Ú or ú (U with acute) is a Latin letter used in the Czech, Faroese, Hungarian, Icelandic, and Slovak writing systems. This letter also appears in Dutch, Irish, Occitan, Pinyin, Portuguese, Spanish, Italian, Galician, and Vietnamese as a variant of the letter "U".
Usage in various languages
Ú/ú is the 34th letter of the Czech alphabet, and represents a /uː/ sound. It can only appear as the first letter of the word, except in compound words, such as "trojúhelník" - triangle, which is composed of two words - "troj" which is derived from tři meaning three and "úhel" which means angle.
Ú/ú is the 24th letter of the Faroese alphabet, and may represent the following sounds:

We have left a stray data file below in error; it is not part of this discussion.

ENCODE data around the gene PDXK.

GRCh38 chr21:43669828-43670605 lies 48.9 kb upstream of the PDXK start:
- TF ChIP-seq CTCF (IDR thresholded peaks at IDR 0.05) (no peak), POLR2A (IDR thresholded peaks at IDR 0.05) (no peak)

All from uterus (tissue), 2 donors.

- Short [ʏ] in such words as krúss [kɹʏsː] ("mug", "coffee cup")
- Short [ɪ] before /ɡv/ in such words as kúgv [kɪɡv] ("cow"), but also in brúdleyp [bɹɪdlɛip] ("bridal")
- Long [ʉu] diphthong in úti [ʉuːtɪ] ("out"), hús [hʉuːs] ("house"), jú [jʉuː] ("but"),
Ú/ú is the 36th letter of the Hungarian alphabet, and represents a /uː/ sound.
Ú/ú is the 25th letter of the Icelandic alphabet, and represents a /u/ sound.
In Pinyin (Mandarin Chinese transliterated to Latin), Ú/ú represents a "U" vowel sound of the second (rising) tone.
Ú/ú is the 39th letter of the Slovak alphabet, and represents a /uː/ sound.
In Portuguese, the "ú" isn't considered a letter, but the letter "u" with an accent. It is used to denote an "u" syllable with abnormal stress.
Ú/ú is used in words like "Menú", "Virtú", and "Gioventú".